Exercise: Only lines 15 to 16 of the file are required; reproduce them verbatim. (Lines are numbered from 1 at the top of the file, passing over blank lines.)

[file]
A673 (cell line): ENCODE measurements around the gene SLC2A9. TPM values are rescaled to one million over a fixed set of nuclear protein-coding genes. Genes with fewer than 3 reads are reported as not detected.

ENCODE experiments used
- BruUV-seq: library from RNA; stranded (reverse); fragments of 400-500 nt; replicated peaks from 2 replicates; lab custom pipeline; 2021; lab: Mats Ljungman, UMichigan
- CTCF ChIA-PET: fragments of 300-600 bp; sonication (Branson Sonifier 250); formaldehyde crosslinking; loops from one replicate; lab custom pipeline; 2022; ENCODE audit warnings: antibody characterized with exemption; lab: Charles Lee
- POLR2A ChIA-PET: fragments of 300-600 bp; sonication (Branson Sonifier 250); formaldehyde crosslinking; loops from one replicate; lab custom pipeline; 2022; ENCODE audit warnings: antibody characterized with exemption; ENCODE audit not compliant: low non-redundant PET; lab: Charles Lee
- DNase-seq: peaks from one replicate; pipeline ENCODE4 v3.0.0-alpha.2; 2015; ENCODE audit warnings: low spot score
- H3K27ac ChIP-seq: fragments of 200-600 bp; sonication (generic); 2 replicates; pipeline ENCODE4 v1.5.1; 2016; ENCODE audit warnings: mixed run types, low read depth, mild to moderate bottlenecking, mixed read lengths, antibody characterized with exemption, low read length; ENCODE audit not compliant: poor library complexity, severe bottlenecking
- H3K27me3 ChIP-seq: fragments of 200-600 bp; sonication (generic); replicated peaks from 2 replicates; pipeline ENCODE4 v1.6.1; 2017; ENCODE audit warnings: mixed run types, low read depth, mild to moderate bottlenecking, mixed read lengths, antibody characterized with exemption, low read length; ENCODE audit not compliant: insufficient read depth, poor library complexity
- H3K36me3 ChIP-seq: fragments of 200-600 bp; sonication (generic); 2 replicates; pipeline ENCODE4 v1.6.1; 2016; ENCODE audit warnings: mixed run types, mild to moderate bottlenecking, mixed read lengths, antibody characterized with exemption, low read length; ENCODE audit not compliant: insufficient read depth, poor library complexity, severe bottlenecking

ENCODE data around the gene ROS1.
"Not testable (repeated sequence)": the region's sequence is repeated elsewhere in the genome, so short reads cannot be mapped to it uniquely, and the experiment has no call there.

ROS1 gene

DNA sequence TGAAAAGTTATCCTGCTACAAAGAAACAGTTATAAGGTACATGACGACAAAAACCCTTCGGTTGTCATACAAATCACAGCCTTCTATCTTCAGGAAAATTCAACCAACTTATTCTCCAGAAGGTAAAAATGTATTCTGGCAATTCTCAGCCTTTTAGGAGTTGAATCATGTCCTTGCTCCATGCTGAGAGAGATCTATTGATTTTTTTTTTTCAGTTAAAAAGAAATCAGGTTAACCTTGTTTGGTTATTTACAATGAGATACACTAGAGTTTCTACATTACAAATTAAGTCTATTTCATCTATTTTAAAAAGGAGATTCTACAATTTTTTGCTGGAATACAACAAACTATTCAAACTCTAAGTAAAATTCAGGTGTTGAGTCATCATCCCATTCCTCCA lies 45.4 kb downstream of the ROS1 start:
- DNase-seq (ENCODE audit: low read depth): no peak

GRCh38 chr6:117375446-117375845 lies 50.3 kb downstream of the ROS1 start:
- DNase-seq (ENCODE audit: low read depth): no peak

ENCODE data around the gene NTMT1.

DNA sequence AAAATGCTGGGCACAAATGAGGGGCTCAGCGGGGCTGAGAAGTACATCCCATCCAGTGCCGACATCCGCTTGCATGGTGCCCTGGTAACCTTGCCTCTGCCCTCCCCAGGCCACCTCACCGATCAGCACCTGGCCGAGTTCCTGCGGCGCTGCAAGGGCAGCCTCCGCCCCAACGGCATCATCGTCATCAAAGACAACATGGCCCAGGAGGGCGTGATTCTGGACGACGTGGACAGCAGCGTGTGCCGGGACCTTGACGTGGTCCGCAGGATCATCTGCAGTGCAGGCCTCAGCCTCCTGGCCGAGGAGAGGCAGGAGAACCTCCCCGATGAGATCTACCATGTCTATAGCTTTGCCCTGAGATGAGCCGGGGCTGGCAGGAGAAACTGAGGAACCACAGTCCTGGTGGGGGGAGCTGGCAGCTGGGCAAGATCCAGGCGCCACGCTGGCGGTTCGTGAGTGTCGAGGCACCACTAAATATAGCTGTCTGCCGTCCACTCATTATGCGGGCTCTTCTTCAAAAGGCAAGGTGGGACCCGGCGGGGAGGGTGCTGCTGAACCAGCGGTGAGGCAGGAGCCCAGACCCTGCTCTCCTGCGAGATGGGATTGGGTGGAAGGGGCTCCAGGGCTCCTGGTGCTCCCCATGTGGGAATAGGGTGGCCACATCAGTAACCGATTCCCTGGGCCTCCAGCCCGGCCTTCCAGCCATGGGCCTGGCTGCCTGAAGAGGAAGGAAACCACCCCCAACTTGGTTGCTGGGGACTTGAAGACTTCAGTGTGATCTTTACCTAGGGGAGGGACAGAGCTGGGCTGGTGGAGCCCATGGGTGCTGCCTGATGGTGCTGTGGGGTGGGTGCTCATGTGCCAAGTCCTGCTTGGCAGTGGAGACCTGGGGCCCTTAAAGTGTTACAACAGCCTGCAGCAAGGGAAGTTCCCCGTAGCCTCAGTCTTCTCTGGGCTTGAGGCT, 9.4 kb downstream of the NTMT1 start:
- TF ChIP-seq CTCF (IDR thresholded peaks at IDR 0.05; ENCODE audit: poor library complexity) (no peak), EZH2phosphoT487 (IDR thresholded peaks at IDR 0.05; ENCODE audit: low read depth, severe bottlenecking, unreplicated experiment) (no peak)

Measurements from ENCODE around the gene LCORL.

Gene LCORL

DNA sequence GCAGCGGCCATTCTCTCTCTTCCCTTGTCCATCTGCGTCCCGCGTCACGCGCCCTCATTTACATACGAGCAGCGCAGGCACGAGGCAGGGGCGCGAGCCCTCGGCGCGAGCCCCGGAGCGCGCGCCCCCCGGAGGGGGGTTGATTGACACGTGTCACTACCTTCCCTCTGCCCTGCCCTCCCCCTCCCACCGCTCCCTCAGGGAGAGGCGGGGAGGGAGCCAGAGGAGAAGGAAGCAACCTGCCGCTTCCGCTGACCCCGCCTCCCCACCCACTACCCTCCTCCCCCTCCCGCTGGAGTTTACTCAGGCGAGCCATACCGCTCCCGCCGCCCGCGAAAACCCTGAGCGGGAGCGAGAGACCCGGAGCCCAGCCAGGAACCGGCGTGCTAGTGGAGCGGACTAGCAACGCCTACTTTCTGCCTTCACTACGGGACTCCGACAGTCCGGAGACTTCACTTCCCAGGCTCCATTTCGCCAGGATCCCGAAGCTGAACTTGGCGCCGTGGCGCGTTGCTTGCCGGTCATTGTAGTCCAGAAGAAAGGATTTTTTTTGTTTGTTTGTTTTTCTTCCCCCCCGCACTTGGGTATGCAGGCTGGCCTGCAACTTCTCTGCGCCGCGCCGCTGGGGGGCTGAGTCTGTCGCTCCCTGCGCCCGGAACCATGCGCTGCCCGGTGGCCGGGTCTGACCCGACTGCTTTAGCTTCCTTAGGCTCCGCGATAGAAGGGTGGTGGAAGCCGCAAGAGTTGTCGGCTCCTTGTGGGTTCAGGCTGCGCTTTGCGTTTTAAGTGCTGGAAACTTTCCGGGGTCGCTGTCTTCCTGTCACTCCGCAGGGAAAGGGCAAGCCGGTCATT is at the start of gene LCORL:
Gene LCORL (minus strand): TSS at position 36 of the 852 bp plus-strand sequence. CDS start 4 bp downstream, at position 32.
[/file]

GRCh38 chr6:117375446-117375845 lies 50.3 kb downstream of the ROS1 start:
- DNase-seq (ENCODE audit: low read depth): no peak